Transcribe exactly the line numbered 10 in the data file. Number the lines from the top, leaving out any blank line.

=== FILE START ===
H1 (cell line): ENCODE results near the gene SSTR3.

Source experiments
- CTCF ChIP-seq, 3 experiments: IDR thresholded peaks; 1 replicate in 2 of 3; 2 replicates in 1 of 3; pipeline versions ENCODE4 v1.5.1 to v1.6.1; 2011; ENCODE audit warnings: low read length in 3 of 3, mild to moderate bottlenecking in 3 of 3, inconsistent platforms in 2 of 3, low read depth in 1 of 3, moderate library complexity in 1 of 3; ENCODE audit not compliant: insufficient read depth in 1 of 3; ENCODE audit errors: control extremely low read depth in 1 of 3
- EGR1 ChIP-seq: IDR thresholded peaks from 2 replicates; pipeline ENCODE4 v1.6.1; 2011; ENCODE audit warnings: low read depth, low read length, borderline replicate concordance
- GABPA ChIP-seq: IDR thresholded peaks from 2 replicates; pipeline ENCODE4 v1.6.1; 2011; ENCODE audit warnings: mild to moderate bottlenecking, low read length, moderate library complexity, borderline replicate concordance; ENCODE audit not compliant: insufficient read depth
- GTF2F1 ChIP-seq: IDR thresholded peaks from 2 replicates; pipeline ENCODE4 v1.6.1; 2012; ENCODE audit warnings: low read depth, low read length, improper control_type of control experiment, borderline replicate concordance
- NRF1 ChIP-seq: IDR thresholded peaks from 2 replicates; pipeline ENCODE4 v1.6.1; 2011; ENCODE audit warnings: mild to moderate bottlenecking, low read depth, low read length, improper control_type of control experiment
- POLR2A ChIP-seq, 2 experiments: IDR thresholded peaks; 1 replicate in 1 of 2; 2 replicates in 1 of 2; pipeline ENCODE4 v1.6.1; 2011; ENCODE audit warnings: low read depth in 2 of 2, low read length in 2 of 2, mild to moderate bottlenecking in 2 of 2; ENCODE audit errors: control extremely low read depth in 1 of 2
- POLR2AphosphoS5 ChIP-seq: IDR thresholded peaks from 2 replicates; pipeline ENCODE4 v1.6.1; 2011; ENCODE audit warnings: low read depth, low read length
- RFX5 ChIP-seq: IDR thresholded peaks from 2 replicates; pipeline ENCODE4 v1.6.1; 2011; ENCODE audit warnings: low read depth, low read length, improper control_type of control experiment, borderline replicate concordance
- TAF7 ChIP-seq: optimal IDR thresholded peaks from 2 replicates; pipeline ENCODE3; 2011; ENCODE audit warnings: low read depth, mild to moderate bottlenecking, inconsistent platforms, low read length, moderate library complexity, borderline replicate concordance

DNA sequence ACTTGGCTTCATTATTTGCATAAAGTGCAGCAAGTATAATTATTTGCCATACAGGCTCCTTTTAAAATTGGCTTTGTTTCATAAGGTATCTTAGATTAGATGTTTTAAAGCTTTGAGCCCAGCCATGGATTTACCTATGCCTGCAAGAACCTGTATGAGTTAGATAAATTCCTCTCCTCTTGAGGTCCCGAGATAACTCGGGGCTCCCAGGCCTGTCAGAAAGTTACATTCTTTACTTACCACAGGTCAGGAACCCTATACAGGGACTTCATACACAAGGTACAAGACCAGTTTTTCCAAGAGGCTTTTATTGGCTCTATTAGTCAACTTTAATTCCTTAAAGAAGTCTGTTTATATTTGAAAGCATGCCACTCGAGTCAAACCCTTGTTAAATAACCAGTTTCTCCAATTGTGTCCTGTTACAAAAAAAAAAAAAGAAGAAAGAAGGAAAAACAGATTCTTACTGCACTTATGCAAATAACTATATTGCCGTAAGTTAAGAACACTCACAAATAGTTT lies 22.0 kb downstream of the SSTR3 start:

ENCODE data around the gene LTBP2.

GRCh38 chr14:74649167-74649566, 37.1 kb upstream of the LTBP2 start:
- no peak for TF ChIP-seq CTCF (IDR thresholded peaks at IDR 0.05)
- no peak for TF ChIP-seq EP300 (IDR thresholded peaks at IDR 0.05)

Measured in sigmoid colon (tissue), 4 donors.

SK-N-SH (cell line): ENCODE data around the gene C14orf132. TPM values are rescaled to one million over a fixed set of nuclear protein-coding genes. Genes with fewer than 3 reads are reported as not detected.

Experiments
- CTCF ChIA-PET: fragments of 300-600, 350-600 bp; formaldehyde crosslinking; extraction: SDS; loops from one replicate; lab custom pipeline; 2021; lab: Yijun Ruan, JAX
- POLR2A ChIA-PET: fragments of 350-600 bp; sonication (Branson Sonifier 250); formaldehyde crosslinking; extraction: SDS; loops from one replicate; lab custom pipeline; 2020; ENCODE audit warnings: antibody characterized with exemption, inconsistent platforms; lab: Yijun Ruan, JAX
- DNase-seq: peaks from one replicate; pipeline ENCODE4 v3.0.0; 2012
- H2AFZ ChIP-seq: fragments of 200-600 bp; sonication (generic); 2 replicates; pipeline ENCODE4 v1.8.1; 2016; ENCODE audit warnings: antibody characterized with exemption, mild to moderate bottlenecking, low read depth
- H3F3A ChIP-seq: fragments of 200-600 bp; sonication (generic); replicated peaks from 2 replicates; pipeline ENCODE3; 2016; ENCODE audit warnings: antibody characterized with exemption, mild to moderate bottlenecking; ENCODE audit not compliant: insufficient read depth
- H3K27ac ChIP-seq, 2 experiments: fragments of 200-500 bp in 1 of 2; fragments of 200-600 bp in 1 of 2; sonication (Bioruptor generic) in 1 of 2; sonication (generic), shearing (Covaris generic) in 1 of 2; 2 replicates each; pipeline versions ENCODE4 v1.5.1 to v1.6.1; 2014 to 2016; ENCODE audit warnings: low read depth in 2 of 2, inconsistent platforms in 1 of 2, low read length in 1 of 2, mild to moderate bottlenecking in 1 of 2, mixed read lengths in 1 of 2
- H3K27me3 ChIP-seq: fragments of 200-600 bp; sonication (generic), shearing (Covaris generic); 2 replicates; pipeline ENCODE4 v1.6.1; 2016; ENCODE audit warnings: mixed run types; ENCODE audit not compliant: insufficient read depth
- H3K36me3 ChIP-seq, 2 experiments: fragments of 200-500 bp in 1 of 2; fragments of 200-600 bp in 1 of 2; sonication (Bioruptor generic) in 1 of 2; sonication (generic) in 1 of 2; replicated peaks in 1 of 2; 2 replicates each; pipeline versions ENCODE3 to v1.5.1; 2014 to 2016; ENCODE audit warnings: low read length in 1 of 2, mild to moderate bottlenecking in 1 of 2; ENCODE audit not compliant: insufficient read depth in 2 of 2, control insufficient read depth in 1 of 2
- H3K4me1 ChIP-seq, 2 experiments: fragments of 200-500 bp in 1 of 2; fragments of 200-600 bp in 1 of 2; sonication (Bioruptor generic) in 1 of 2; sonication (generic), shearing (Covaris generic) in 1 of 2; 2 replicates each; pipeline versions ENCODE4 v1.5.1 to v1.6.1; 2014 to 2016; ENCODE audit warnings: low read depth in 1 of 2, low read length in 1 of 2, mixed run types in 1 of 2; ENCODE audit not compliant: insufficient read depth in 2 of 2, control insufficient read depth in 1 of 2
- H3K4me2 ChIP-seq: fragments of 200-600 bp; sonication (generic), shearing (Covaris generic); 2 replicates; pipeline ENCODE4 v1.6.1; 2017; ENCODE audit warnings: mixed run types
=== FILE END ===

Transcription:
- RFX5 ChIP-seq: IDR thresholded peaks from 2 replicates; pipeline ENCODE4 v1.6.1; 2011; ENCODE audit warnings: low read depth, low read length, improper control_type of control experiment, borderline replicate concordance